sense in which this term is commonly understood, but a mere investigation of a non-adversary, fact finding character, in which the investigating agency plays the
part of a disinterested investigator seeking merely to ascertain the desires of employees as to the matter of their representation. In connection therewith, the
court enjoys a wide discretion in determining the procedure necessary to insure the fair and free choice of bargaining representatives by employees. 1 Moreover, it
is alleged in the petition that the Guild it a duly registered legitimate labor organization and that ninety-five (95%) percent of the musicians playing for all the
musical recordings of the film companies involved in these cases are members of the Guild. Although, in its answer, the LVN Pictures, Inc. denied both
allegations, it appears that, at the hearing in the lower court it was merely the status of the musicians as its employees that the film companies really contested.
Besides, the substantial difference between the work performed by said musicians and that of other persons who participate in the production of a film, and the
peculiar circumstances under which the services of that former are engaged and rendered, suffice to show that they constitute a proper bargaining unit. At this
juncture, it should be noted that the action of the lower court in deciding upon an appropriate unit for collective bargaining purposes is discretionary (N.L.R.B. v.
May Dept. Store Co., 66 Sup. Ct. 468. 90 L. ed. 145) and that its judgment in this respect is entitled to almost complete finality, unless its action is arbitrary or
capricious (Marshall Field & Co. v. N.L.R.B. [C.C.A. 19431, 135 F. 2d. 891), which is far from being so in the cases at bar.

Again, the Guild seeks to be, and was, certified as the sole and exclusive bargaining agency for the musicians working in the aforesaid film companies. It does
not intend to represent the other employees therein. Hence, it was not necessary for the Guild to allege that its members constitute a majority of all the
employees of said film companies, including those who are not musicians. The real issue in these cases, is whether or not the musicians in question are
employees of the film companies. In this connection the lower court had the following to say:

As a normal and usual course of procedure employed by the companies when a picture is to be made, the producer invariably chooses, from the
musical directors, one who will furnish the musical background for a film. A price is agreed upon verbally between the producer and musical director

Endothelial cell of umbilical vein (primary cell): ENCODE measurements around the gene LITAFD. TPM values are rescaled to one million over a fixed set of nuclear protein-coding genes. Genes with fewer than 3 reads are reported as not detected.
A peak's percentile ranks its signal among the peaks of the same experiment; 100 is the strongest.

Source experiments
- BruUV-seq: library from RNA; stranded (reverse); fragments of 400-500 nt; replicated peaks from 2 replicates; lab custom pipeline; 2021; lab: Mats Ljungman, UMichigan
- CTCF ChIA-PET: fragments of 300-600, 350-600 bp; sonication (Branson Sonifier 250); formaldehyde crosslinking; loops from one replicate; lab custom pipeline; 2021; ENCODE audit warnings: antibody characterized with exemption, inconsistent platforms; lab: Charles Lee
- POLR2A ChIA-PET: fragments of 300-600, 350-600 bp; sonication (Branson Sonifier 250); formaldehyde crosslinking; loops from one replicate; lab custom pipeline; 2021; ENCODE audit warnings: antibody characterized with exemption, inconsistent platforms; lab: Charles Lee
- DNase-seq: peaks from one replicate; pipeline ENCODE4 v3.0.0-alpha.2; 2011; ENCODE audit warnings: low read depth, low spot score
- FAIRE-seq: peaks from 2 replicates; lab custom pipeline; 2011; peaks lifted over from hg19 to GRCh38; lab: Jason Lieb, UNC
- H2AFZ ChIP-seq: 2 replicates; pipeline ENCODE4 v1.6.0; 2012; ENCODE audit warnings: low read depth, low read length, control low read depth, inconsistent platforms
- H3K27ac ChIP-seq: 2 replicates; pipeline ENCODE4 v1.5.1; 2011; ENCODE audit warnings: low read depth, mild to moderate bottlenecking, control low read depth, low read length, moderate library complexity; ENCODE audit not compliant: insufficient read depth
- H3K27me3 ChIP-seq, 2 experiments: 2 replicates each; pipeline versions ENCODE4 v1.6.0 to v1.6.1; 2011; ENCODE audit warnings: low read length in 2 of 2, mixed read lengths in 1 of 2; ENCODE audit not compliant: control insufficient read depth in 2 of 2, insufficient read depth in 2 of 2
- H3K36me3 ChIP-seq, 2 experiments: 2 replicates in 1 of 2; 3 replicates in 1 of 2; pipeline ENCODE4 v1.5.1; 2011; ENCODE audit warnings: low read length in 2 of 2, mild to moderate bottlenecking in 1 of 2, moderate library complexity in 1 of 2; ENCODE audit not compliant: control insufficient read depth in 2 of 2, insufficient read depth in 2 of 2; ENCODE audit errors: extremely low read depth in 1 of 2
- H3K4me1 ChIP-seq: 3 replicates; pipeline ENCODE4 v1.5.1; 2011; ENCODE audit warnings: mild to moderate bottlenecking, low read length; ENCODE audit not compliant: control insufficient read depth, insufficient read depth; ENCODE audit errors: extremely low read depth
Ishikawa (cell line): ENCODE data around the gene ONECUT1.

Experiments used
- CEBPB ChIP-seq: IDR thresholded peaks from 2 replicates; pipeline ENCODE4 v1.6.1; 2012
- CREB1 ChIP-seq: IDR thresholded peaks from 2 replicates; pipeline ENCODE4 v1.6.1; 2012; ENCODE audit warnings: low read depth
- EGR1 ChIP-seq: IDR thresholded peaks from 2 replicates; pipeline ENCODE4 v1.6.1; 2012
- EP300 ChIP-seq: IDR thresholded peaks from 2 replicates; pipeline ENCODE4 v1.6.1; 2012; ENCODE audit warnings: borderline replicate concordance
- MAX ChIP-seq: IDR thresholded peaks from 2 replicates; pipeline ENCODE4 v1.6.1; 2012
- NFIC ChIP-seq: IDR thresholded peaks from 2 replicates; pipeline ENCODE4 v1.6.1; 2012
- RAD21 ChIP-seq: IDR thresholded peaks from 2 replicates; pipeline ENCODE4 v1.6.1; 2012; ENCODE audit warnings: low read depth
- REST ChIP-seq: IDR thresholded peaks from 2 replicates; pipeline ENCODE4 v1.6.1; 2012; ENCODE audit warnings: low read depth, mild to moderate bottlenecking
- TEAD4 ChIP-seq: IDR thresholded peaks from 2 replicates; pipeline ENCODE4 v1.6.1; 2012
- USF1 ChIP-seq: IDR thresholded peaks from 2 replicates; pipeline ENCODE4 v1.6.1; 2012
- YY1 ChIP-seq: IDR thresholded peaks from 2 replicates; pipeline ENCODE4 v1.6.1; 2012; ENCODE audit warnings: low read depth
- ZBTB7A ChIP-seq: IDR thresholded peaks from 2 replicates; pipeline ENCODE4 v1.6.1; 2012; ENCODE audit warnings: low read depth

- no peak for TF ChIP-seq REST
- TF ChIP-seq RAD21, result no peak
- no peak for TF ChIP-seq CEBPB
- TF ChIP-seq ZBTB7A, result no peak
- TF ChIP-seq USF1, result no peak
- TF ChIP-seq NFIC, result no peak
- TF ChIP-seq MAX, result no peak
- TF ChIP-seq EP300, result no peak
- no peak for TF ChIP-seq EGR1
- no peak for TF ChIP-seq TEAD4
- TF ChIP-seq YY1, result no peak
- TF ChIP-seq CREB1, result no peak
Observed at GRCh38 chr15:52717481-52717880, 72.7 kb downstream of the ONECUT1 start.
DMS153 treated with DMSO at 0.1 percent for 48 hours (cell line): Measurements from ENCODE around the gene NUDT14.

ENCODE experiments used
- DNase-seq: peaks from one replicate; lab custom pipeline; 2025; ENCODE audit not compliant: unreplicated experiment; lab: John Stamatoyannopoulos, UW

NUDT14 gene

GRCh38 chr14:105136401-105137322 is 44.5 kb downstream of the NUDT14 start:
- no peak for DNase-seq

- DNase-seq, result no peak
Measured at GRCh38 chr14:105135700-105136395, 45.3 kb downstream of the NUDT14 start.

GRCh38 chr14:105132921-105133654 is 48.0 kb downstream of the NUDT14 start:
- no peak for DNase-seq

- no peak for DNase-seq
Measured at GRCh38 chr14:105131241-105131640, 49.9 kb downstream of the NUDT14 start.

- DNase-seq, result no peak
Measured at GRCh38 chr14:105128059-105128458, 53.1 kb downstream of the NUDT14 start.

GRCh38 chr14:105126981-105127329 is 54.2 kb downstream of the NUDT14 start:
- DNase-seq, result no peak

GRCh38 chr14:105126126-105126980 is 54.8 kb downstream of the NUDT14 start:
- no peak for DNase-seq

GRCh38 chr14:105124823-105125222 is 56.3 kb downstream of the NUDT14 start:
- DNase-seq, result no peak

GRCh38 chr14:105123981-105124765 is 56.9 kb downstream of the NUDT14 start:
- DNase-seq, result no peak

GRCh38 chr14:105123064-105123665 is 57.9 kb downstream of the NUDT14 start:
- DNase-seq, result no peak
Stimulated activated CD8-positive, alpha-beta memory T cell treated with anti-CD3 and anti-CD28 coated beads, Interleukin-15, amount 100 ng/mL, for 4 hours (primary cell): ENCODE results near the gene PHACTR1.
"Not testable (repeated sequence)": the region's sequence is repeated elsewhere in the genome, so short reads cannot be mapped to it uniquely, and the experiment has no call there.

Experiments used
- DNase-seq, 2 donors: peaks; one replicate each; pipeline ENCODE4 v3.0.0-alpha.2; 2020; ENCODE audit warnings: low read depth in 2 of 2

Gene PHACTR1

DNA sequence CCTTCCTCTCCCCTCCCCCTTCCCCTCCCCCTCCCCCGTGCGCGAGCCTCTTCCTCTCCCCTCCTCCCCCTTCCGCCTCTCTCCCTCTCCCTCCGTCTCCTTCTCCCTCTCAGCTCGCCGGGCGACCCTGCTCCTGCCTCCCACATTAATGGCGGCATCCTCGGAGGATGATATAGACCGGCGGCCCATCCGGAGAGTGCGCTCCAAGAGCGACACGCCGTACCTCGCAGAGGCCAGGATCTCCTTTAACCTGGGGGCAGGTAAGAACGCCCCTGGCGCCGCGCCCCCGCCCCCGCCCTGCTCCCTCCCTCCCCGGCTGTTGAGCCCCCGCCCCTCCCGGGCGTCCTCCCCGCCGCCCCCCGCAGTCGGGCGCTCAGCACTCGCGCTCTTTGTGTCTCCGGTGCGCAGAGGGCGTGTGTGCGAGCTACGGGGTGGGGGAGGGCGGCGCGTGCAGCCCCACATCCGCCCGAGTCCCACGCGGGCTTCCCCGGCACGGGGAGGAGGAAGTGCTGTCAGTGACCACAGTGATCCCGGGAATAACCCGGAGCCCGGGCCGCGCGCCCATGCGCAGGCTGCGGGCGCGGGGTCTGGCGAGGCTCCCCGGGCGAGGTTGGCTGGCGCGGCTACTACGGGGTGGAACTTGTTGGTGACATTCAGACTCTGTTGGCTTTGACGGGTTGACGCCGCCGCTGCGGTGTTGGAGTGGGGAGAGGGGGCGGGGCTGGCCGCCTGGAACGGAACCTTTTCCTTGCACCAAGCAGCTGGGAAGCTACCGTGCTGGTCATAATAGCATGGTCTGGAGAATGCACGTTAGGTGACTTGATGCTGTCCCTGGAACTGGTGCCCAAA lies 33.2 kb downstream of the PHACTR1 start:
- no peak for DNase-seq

for the cost of furnishing such musical background. Thus, the musical director may compose his own music specially written for or adapted to the
picture. He engages his own men and pays the corresponding compensation of the musicians under him.

When the music is ready for recording, the musicians are summoned through 'call slips' in the name of the film company (Exh 'D'), which show the
name of the musician, his musical instrument, and the date, time and place where he will be picked up by the truck of the film company. The film
company provides the studio for the use of the musicians for that particular recording. The musicians are also provided transportation to and from the
studio by the company. Similarly, the company furnishes them meals at dinner time.

During the recording sessions, the motion picture director, who is an employee of the company, supervises the recording of the musicians and tells
what to do in every detail. He solely directs the performance of the musicians before the camera as director, he supervises the performance of all the
action, including the musicians who appear in the scenes so that in the actual performance to be shown on the screen, the musical director's
intervention has stopped.

And even in the recording sessions and during the actual shooting of a scene, the technicians, soundmen and other employees of the company
assist in the operation. Hence, the work of the musicians is an integral part of the entire motion picture since they not only furnish the music but are
also called upon to appear in the finished picture.